Kreskin When I was in college, the Amazing Kreskin (photo at left) came to the school for a performance. I went onstage with a group of students and he "hypnotized" us so we would clap our hands. Now, I loved Kreskin and had seen him a lot on Johnny Carson's Tonight Show. I really wanted to believe Kreskin was psychic. But as we stood there clapping, I thought, "Wait a second, I can stop if I want to." So I stopped clapping, then the peer pressure of being the only person onstage not clapping got to me, and I began clapping again. But Kreskin's cover had been blown. What he did was not hypnotize people. He gave them permission to act out onstage.

I was a journalist for the student newspaper, and after the performance I interviewed Kreskin. I didn't ask him any tough questions because I was young and I liked the guy. I made him laugh once and he slapped my leg so hard it left a red mark.

When a "chi master" performs, the same thing happens that happened in Kreskin's performance. Students play along. They don't want the teacher to look bad, and they don't want to be left out of the miraculous feat of chi. Take a look at this video showing a self-proclaimed "tai chi, chi kung, and nei kung master" moving a student with his chi.

Now, you can see how the "master" is moving his hands to match the student's movements, and then positioning himself so that the student can see how his hands are moving (ironically the student's movements more closely match the hands when he can see them). If you believe this demonstration is honest then move along. There's nothing more for you to see here.

Then there's the "chi master" who could easily demonstrate on his willing students, but he claimed a 200-0 fighting record and offered $5,000 to any fighter who could put his chi skills to the test. This video shows the student demos and then shows the master getting beaten silly by an MMA fighter.

Then there is the Randi Foundation. It has one million dollars in escrow, to be given to the first person who can demonstrate psychic or chi or other powers in a double-blind, clinical trial (in other words, they take away the ability to cheat). Richard Mooney, who has taken a LOT of money from martial arts suckers who want to believe in the supernatural, tried to get the million bucks. He was profiled in magazines showing him knocking his own students down without touching them, and he has hosted many seminars where he "teaches" this empty force art (amazing how few of his students can do it).

You can read about the test here. Mooney failed miserably. The reason -- none of the people who were put in front of him knew what he was trying to do. The test took away the ability for anyone to manipulate the results. This failure didn't stop Mooney from taking money from suckers willing to attend his seminars.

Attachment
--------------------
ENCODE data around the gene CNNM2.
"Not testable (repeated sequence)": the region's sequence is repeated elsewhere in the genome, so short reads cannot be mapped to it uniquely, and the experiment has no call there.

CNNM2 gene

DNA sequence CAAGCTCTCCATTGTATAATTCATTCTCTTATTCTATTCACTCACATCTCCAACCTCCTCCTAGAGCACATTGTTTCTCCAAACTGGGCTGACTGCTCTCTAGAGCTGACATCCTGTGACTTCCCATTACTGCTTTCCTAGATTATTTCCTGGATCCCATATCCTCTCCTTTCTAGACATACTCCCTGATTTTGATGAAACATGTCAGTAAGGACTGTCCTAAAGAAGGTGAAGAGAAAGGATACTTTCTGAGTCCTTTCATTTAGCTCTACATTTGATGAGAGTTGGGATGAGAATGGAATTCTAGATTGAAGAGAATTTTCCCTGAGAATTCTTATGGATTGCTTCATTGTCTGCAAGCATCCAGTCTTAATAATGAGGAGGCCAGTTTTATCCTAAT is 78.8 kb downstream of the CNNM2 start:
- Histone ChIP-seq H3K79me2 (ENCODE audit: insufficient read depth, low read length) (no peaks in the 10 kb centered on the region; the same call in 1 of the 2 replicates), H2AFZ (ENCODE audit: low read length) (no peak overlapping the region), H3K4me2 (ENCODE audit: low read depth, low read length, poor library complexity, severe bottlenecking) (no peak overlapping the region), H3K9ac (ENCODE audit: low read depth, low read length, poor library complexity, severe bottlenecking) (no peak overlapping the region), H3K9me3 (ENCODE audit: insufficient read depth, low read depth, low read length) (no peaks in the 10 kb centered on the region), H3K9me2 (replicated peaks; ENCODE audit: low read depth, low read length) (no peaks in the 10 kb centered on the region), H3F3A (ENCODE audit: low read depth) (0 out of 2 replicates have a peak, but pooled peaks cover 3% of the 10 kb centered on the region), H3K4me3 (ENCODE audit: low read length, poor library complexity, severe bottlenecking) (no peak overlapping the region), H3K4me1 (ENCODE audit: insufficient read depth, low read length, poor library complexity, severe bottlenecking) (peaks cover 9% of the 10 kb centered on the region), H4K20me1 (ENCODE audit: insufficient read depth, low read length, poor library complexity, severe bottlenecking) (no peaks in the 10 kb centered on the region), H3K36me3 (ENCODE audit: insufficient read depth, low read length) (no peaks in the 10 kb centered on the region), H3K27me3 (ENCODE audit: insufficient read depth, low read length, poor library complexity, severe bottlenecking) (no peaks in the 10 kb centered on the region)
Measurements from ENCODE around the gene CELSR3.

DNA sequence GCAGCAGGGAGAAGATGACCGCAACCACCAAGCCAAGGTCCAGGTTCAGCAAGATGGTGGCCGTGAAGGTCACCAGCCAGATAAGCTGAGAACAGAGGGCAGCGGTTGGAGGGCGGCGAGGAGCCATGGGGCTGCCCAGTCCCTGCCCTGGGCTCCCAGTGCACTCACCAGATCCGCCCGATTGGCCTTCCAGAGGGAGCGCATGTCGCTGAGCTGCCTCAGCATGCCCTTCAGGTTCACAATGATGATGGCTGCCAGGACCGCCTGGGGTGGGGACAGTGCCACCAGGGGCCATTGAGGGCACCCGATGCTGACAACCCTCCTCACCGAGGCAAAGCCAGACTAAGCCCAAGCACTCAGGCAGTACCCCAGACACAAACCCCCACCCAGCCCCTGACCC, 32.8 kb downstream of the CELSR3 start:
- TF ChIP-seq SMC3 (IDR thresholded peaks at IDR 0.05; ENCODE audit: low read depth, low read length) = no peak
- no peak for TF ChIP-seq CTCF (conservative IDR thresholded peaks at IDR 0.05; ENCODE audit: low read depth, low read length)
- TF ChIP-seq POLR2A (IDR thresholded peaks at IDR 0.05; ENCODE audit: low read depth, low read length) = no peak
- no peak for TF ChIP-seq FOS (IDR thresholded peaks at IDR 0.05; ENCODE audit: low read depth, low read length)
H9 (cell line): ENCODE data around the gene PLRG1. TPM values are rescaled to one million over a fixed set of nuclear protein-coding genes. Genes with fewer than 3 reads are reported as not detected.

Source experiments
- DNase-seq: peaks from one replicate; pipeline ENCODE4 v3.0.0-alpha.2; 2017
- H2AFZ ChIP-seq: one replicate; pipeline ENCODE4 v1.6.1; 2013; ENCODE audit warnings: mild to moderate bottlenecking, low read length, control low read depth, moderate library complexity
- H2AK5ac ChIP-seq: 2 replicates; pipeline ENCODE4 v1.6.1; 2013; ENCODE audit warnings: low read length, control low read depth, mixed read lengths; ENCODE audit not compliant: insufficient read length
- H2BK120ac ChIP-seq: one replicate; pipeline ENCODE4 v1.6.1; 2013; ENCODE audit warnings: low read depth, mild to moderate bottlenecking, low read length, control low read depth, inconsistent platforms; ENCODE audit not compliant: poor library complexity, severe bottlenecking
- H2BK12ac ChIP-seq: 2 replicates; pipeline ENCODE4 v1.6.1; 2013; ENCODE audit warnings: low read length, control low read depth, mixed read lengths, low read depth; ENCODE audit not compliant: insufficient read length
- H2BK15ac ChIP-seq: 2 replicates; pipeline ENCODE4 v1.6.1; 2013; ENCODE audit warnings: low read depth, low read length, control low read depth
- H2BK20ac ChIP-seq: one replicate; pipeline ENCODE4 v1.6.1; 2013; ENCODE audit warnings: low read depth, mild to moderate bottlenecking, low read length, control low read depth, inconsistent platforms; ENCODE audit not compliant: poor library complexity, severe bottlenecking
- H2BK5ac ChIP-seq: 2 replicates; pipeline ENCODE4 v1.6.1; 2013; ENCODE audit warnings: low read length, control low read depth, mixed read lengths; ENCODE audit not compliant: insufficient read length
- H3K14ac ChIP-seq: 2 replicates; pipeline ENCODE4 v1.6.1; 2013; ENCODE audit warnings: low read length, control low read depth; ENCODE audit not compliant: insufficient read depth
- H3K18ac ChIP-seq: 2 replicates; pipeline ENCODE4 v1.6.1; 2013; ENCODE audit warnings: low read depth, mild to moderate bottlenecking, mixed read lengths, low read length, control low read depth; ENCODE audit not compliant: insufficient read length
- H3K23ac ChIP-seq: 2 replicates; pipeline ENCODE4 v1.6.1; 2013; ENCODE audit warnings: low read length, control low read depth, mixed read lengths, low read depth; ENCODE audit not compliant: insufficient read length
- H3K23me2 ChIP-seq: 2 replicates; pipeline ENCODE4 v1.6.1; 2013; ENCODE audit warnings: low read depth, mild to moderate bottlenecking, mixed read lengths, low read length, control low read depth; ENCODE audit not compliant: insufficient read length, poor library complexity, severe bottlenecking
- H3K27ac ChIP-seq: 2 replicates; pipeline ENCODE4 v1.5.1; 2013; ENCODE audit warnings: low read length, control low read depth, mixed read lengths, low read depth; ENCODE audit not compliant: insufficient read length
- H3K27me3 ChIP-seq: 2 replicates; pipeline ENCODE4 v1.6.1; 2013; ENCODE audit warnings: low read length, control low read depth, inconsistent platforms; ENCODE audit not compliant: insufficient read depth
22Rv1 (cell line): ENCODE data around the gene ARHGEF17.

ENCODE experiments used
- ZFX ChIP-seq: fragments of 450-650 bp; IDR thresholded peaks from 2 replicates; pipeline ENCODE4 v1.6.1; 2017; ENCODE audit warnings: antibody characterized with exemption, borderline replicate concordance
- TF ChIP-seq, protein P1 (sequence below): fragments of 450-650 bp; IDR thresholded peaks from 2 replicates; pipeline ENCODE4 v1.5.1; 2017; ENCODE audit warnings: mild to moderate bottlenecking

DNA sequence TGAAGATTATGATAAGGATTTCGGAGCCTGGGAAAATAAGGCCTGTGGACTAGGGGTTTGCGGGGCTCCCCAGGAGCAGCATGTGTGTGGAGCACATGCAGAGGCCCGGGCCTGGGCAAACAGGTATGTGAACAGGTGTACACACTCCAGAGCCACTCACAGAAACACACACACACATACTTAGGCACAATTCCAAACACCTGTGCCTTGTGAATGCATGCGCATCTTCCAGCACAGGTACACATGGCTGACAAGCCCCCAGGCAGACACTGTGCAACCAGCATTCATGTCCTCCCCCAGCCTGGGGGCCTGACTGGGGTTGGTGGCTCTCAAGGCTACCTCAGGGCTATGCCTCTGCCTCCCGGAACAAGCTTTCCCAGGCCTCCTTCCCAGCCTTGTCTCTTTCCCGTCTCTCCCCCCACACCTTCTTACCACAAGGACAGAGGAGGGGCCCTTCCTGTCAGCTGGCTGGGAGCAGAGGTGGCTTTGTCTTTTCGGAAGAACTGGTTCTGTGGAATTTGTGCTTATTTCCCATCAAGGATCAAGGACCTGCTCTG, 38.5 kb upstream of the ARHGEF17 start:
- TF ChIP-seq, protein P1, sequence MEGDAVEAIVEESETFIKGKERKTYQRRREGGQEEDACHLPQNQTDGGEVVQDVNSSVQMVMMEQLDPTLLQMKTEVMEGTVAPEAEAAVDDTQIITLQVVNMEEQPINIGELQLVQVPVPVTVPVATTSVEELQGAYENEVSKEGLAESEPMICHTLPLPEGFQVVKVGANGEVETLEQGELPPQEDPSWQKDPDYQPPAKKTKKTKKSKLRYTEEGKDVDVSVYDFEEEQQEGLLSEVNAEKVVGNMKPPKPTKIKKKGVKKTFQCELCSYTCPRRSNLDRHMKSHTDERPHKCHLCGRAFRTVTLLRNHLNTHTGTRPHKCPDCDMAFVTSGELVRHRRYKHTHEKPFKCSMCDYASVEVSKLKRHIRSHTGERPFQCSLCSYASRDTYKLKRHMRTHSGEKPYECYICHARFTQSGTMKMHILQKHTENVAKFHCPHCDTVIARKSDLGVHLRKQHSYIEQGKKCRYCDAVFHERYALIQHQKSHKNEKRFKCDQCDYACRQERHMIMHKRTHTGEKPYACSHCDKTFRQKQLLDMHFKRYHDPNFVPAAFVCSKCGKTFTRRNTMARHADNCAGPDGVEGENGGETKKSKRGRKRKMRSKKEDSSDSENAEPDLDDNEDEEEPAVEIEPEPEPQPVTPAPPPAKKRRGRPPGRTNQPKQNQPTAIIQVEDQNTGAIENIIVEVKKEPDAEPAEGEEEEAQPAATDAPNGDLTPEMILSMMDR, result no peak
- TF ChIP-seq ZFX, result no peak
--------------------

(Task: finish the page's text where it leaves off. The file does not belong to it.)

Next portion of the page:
Finally, take a look at this news report from Chicago, showing a "master" doing the same type of crap that George Dillman claims. This time, the TV reporter brought in outsiders. Watch this very well-done news story.

Despite all this, believers will not be swayed.

A lot of folks believe that you can condition your body to withstand terrible punishment. Iron Shirt chi kung is one of the training methods. All you have to do is look at Muhammad Ali and a lot of other boxers to see what abusing your body does over time. When you're young, you bounce back over and over, but it takes a toll that you can't always see immediately. You see it later. If you want to develop callouses on your hands from beating them on rocks for years, you can do that, and you can desensitize yourself to pain. But wait until you get older and try to use your hands to tie a tie or shake someone's hand without the pain of arthritis making you want to scream.

One of my favorite quotes from Chen Xiaowang is about Iron Shirt chi kung. He said, "Iron Shirt good for demonstration, not for fighting." The Chen family doesn't practice Iron Shirt. They can fight, though. How well can an Iron Shirt guy take a good punch to the nose, I wonder? Does his chi protect his eyes? How about his knee? Can it take a good sidekick?

In the fantastic book, American Shaolin, Matthew goes to live and train with the monks in the Shaolin Temple for two years. It's a true story, and he sees what happens to the monks who put on the demonstrations for the public. The monks who break concrete or ice blocks with their heads end up talking in stutters from the damage to their brains. Other injuries are common to the monks.

Sima Nan was a reporter in China who tried to investigate the claims of chi masters. The chi masters didn't want their fraud revealed, so he was beaten and tortured for questioning the claims of these masters. Read about him here.